How to Train Your Dragon -- From Dreamworks Animation, the makers of such films as Shrek and Madagascar comes How to Train Your Dragon. It's loosely based on a 2003 children's novel by British author Cressida Cowell. The main character is Hiccup, the meek nerd son of a big brawny Viking. Voiced by Jay Baruchel (Tropic Thunder), he befriends an injured wild dragon. Dad is played by Gerard Butler. Other voices include Ugly Betty's America Ferrara, TV host Craig Ferguson and Jonah Hill and Christopher Mintz-Plasse from Superbad. Critical reception so far is positive. It's in 3D-only sneak previews at SFX the Emporium and SF Cinema City MBK and maybe some other theaters before opening in a wider release next week. Rated G.

Thursday, March 11, 2010

Bangkok Cinema Scene: Movies opening March 11-17, 2010

Baan Chan ... Talok Wai Gon (Por Son Wai)

Directed by Fan Chan alumnus Witthaya Thongyooyong, who last offered the time-traveling rock band tale The Possible (Kao ... Kao), Baan Chan ... Talok Wai Gon (Por Son Wai) (บ้าน ฉัน ..ตลก ไว้ ก่อน ( พ่อ สอน ไว้ ), The Little Comedian) is about a family comedy troupe with a black sheep -- a son who isn't funny. It's based on a short film Witthaya did when he was a student. The kid (Chawin Likitjareonpong) is constantly upstaged by his filthy-mouthed younger sister, who's considered the family prodigy. Yeah, it's something to see a little girl in pigtails explain to the doctor why her older brother has pimples.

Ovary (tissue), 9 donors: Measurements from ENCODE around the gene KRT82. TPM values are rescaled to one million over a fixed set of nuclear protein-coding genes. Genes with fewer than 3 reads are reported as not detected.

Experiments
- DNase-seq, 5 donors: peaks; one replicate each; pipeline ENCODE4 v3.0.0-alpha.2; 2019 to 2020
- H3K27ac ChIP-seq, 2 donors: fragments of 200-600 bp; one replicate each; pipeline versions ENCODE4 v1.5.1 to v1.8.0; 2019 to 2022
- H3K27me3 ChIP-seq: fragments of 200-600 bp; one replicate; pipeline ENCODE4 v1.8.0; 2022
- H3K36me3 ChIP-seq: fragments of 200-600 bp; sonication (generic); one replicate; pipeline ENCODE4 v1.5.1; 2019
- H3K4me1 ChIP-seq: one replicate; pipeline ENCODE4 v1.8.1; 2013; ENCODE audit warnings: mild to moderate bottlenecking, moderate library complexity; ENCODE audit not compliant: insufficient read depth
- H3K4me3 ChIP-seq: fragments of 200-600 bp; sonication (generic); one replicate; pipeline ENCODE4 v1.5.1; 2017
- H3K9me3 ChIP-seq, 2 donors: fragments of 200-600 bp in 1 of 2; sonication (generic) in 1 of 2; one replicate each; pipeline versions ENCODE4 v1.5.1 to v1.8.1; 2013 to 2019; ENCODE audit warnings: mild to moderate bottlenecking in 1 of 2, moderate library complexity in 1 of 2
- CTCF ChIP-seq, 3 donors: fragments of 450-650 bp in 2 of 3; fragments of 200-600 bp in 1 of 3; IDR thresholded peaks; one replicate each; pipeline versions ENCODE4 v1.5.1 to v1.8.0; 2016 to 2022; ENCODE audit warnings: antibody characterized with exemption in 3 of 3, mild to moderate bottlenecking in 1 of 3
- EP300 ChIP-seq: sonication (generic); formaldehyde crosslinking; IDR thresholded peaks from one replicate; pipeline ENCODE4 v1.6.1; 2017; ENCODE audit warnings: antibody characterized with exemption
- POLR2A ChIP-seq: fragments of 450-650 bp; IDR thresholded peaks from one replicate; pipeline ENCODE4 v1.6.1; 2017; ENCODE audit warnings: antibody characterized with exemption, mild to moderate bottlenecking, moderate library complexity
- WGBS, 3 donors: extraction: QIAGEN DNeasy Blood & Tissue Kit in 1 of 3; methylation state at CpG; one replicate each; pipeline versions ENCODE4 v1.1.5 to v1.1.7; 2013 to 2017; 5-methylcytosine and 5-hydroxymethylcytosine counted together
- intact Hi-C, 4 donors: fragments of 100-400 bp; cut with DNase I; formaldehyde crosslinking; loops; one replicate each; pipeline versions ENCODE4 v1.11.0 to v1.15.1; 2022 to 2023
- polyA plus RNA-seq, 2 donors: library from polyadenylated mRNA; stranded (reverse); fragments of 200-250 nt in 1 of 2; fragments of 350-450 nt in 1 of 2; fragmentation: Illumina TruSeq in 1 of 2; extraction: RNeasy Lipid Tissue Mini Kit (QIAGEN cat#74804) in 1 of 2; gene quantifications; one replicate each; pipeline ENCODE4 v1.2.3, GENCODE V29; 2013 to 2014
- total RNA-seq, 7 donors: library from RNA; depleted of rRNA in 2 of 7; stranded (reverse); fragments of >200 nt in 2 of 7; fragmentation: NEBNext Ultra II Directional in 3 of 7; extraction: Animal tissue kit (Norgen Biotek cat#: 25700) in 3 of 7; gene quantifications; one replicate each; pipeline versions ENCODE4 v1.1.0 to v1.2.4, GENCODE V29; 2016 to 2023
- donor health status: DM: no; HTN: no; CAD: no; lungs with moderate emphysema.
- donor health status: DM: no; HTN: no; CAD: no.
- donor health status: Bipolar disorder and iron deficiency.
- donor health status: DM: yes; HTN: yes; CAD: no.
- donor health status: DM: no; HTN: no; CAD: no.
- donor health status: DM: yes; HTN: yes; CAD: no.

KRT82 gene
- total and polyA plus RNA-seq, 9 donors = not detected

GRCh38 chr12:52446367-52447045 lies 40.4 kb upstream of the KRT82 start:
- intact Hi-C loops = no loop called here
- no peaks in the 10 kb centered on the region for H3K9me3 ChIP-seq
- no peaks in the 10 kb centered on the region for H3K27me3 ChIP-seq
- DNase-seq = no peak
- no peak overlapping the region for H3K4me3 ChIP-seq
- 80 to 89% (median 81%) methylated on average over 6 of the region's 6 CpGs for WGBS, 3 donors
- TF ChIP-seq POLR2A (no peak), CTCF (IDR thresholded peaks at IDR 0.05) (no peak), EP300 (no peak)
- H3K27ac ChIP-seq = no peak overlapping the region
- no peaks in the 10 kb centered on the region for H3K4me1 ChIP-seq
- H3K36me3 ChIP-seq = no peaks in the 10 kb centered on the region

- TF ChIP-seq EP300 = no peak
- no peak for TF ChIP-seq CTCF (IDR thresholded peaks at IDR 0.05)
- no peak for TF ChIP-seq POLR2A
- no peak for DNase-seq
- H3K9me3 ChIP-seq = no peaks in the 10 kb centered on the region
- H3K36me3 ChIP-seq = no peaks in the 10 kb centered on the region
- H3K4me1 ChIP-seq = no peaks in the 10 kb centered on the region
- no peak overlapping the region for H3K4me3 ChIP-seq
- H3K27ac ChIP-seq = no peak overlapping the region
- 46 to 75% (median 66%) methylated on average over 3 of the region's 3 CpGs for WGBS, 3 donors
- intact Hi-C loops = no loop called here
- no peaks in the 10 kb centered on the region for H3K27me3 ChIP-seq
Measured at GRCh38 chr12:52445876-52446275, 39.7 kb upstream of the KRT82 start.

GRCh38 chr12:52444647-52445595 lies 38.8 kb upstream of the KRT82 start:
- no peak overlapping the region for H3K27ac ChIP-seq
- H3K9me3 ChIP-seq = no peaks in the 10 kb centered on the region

But the doctor isn't laughing at the girl's jokes, she's laughing at the little boy.

And, she's played by smile queen Paula Taylor. The boy, just coming into puberty, is in love. It's Rushmore with sweet Thai cuteness replacing the Wes Anderson quirk.

Comedian Jaturong Mokjok also stars as the family patriarch. Check out the English-subtitled trailer. Rated 13+.

Also opening

Food, Inc. -- Directed by Robert Kenner, this is one of the nominees for the Academy Award for documentary feature. It's a stomach-churning look at the sometimes deadly world of industrial food production and it's not an appetizing picture. There are exposes of chicken and cattle pens, where animal waste finds its way into the food stream (as depicted in Fast Food Nation). Kenner also talks to families who opt for fast food because they have no time to cook and farmers who are feeling the pinch of their corporate overlords. The movie is also said to offer tips on how you can make a difference with each baht you spend on food. At House.